“You are lucky that he likes you.”
Head tilted at 45 degrees, his knowing look told me that I should understand what he meant. I was at my friend’s house and all of her parents’ friends were gathered. I was still little, maybe second grade? I was sitting on his lap. It was shared with me that he was a Korean War POW—shared with a knowing weight. My fourth child is in second grade. I am trying to imagine how he would handle being spoken to like that? How would he interpret it? I did not have the words yet, but I knew that whatever that meant, they unanimously agreed I passed some sort of test and was acceptable.
Inside, I felt relief and shame as a thin blanket of approval was graced upon me at that table.
I am a Korean adoptee. I was adopted by my parents when I was six months old. My white parents. My white family. Even today, the Asian population in my hometown is only 0.7%. Everyone knew my parents, which meant everyone knew me. I was Mike and Kathy’s daughter—a wonderful thing! As far as parents go, I won the lottery.
My hometown of Franklin is quaint, with a liberal arts college. There are nice folks here. As I grew older, I would still feel that blanket of approval in seemingly innocuous comments sprinkled throughout my life. The most common was, “Oh. Her parents are white.” Or, “She’s just like us.” They seemed like compliments. I would smile and nod my head in agreement. See? I fit in! I am no different.
It is hard to see racial bias in a white community. I thought, somehow, I was kind of special because there were hardly any people that looked like me and most importantly, I was one of them…
Until I wasn’t.
I am not sure when I realized what racism was. Maybe when I was in the bowling alley restroom and two girls called me a Chinese boy and said I needed to get out? Maybe when I was asked if my name was Kim on a regular basis? Maybe when I was told I made my college cheerleading team because I helped meet their minority quota? Or, maybe it is every time I am told that race doesn’t matter?
I am not sure how or when it was decided that Asians are the model minority, but there’s a history of certain kinds of Asians being absorbed into the model minority myth.
“You are just as white as we are.”
“…but you have white parents.”
I call that my white shield. I have used it. It has helped in situations to keep me socially “safe” in white situations in my white world.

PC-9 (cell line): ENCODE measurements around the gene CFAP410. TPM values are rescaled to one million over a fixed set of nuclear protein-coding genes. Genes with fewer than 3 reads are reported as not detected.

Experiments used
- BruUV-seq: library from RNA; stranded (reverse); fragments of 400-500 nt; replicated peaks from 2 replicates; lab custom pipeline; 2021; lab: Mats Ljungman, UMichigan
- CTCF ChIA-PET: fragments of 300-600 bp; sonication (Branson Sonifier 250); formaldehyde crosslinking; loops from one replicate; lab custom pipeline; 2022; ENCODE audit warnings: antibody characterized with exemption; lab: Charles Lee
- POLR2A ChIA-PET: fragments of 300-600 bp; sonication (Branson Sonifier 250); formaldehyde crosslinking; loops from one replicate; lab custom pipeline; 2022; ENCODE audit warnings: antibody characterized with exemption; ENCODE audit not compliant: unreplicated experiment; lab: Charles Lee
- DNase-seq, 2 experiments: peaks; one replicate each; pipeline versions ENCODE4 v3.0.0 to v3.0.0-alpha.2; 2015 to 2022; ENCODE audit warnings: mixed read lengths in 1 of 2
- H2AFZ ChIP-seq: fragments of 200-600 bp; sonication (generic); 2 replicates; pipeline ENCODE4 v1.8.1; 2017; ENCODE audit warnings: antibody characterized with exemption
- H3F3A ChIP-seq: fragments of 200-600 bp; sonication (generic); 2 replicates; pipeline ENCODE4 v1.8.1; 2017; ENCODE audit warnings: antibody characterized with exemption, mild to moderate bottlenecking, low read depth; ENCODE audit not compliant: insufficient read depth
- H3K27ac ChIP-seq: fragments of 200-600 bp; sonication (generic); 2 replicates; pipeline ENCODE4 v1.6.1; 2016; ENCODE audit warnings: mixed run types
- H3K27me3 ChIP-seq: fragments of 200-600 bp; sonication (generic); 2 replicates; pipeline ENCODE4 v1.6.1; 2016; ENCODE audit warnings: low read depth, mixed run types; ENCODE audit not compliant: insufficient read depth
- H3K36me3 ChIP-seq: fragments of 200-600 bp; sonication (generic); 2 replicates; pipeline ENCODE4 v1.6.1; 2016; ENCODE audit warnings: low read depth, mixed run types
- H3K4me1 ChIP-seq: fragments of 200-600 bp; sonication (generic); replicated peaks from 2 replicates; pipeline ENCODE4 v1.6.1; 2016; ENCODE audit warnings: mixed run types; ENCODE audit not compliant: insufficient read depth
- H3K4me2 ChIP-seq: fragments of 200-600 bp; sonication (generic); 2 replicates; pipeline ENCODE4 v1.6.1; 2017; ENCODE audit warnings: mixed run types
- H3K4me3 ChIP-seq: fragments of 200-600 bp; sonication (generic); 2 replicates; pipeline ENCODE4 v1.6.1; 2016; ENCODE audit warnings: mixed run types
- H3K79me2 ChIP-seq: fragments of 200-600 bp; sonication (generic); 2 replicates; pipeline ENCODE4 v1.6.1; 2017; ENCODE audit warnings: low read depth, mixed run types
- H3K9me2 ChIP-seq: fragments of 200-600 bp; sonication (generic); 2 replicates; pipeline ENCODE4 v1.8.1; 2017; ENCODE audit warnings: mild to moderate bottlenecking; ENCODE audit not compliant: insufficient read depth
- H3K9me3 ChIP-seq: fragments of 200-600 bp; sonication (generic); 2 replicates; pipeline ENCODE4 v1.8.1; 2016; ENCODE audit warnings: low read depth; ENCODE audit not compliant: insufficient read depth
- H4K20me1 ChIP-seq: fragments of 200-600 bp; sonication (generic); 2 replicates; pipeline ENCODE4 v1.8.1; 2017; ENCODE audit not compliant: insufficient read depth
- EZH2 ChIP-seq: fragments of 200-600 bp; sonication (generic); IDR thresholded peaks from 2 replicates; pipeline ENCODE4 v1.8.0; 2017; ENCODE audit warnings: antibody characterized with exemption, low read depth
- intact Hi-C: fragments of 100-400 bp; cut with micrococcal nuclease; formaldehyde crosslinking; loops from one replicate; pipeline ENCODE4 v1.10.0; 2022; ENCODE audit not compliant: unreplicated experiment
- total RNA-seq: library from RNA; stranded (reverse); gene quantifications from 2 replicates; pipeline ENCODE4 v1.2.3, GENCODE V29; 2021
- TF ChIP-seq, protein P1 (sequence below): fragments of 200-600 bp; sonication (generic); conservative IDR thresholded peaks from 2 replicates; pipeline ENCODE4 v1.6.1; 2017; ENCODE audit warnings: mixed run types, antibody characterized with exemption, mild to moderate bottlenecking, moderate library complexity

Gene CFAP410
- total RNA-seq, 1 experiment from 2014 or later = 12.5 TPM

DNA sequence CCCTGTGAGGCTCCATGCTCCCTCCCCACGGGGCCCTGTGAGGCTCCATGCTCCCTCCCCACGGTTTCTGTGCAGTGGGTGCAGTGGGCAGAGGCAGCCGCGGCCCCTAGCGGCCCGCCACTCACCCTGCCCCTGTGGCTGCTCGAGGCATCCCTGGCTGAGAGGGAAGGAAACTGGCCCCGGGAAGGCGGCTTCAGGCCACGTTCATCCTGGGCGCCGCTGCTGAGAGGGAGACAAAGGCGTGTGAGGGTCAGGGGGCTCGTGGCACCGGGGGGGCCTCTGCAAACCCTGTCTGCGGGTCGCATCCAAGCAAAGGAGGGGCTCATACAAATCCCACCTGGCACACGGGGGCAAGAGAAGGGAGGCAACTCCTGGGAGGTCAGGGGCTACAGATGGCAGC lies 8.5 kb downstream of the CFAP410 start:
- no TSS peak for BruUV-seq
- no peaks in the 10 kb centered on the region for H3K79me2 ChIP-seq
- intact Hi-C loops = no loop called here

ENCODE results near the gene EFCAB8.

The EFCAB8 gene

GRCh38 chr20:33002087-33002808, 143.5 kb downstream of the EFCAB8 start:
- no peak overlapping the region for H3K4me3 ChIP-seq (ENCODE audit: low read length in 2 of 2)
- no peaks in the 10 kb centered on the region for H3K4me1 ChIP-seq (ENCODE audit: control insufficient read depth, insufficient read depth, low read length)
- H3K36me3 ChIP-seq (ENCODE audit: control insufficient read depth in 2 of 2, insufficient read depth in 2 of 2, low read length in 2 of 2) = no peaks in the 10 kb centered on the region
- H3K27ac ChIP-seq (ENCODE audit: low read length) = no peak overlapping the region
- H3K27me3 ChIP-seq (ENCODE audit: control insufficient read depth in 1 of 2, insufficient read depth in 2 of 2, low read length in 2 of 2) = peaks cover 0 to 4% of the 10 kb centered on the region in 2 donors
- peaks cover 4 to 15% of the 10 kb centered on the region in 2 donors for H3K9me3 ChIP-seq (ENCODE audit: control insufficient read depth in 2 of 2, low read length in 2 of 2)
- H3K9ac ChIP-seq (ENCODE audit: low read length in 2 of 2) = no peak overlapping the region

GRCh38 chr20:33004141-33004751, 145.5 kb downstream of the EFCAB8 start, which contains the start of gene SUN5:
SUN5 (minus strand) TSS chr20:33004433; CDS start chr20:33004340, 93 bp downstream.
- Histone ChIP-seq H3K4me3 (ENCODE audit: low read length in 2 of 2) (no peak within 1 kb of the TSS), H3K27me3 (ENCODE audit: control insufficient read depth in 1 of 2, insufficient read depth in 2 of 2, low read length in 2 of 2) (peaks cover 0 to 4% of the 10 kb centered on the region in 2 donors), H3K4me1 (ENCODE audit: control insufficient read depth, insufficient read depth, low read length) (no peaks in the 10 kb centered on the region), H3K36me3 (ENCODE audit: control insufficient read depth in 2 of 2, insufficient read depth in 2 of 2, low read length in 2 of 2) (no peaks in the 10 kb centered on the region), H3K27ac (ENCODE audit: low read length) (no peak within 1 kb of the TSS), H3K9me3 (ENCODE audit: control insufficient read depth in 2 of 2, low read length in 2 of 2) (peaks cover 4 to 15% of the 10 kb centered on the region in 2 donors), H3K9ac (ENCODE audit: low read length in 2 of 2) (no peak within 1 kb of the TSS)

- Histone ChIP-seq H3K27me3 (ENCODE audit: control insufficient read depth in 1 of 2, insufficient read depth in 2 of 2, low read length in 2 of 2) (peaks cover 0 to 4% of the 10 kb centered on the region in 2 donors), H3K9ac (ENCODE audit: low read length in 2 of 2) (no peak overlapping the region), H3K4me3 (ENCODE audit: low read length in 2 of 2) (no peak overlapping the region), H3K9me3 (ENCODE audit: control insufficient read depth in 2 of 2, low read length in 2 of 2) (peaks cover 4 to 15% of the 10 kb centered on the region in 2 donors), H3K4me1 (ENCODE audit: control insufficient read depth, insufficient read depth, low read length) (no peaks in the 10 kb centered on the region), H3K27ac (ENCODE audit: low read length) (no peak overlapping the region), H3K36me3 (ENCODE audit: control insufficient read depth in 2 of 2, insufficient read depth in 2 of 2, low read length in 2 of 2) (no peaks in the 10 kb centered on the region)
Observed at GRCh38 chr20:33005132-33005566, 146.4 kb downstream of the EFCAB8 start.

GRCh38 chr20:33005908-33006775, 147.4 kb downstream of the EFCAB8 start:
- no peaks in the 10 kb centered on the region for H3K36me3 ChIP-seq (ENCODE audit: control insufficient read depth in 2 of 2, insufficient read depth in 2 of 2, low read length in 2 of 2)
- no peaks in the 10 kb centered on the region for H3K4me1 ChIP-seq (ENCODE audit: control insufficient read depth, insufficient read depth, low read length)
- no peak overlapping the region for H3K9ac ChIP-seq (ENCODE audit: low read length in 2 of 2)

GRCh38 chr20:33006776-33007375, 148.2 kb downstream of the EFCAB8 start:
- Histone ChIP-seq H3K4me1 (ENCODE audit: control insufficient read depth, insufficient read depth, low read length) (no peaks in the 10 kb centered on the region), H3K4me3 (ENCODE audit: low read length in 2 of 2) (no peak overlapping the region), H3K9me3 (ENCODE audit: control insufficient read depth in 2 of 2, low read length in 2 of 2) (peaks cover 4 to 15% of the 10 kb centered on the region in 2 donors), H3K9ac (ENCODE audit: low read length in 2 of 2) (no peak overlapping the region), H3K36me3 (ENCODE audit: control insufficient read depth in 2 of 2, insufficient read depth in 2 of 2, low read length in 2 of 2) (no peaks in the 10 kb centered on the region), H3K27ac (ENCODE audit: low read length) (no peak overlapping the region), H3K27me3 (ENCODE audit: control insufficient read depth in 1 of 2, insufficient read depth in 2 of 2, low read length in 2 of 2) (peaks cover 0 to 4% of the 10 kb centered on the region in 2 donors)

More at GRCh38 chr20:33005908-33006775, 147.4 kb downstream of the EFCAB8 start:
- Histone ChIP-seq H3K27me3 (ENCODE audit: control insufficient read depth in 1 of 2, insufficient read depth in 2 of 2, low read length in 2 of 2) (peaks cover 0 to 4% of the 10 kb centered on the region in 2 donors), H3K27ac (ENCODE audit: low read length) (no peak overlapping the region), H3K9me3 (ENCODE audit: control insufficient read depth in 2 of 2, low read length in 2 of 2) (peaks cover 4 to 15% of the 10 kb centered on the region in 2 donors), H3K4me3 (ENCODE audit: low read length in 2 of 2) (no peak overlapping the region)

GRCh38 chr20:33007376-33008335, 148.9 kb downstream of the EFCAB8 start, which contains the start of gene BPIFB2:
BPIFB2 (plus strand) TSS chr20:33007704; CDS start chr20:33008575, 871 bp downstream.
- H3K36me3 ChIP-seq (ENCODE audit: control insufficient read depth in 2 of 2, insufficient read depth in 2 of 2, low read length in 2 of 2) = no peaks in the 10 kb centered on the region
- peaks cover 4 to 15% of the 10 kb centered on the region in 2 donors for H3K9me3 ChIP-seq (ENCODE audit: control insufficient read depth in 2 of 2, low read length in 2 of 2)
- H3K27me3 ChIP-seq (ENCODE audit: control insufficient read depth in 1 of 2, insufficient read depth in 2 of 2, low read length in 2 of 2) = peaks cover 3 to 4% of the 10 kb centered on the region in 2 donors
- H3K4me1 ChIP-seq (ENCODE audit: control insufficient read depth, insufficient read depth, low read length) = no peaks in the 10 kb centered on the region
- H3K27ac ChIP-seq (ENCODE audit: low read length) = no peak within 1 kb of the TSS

With leaders using terms like the “Chinese Virus” and the “Wuhan Virus,” I am seen only as Asian, foreign. A virus carrier/cause. My white shield is useless. Fortunately, I dropped that a long time ago, realizing that it only fed into racism. It does no good against coronavirus. This is a prime example of why.
In the beginning of the lockdown, I had to go to the grocery. I was masked with gloves. But I was an Asian in a Wal-Mart. There were other masked folks who entered nearby—white folks. A couple had walked in ahead of me, stopped for something. As I walked by them, simultaneously they looked up at me and busted out laughing. I know that laugh. The woman touched his arm and said, “Oh my god. Stop. Don’t look at her.”
“What was the racist part of this? It sounds like they were laughing at the mask and gloves?” one person asked me on Facebook.
“I wouldn’t take this as racist, my kids have a contest when we go out to see who gets to 10 pairs of gloves and 10 masks. I think it’s a mountain out of a molehill,” another person wrote in a comment.
White silence. It is deafening.
My oldest child is 24. Her (also) half-Korean friend was verbally accosted at a Walgreens. She was aggressively told she was irresponsible for not being masked in public, by an unmasked white woman.
“I think the experience I’m thinking of recently is doing mutual aid and realizing someone I was helping blamed Chinese people for coronavirus and was actively spreading conspiracy theories blaming Chinese people,” Abby Ang, an Asian American community organizer tells me. “It’s hard to help people when they are not only rude but also are actively doing harm to your community.”
I founded and run a free pantry from two locations. If and when I speak out about racism, comments like this happen every time: “You are always downing white people and you were raised by white people. For someone who runs a free pantry, your manners suck!”
You were raised by white people translates to: You should identify with my racism. What is wrong with you?
My children are 24, 21, 20, 8, and 7. My big kids can fend for themselves. I’ve taught them well. I refuse to take my youngest two boys out in public.
This too shall pass. What will you take from this?
Michelle Waugh Dahl: justice hopeful, mom, KAD, #pantrymagic. She is also a member of the Indy Maven editorial board.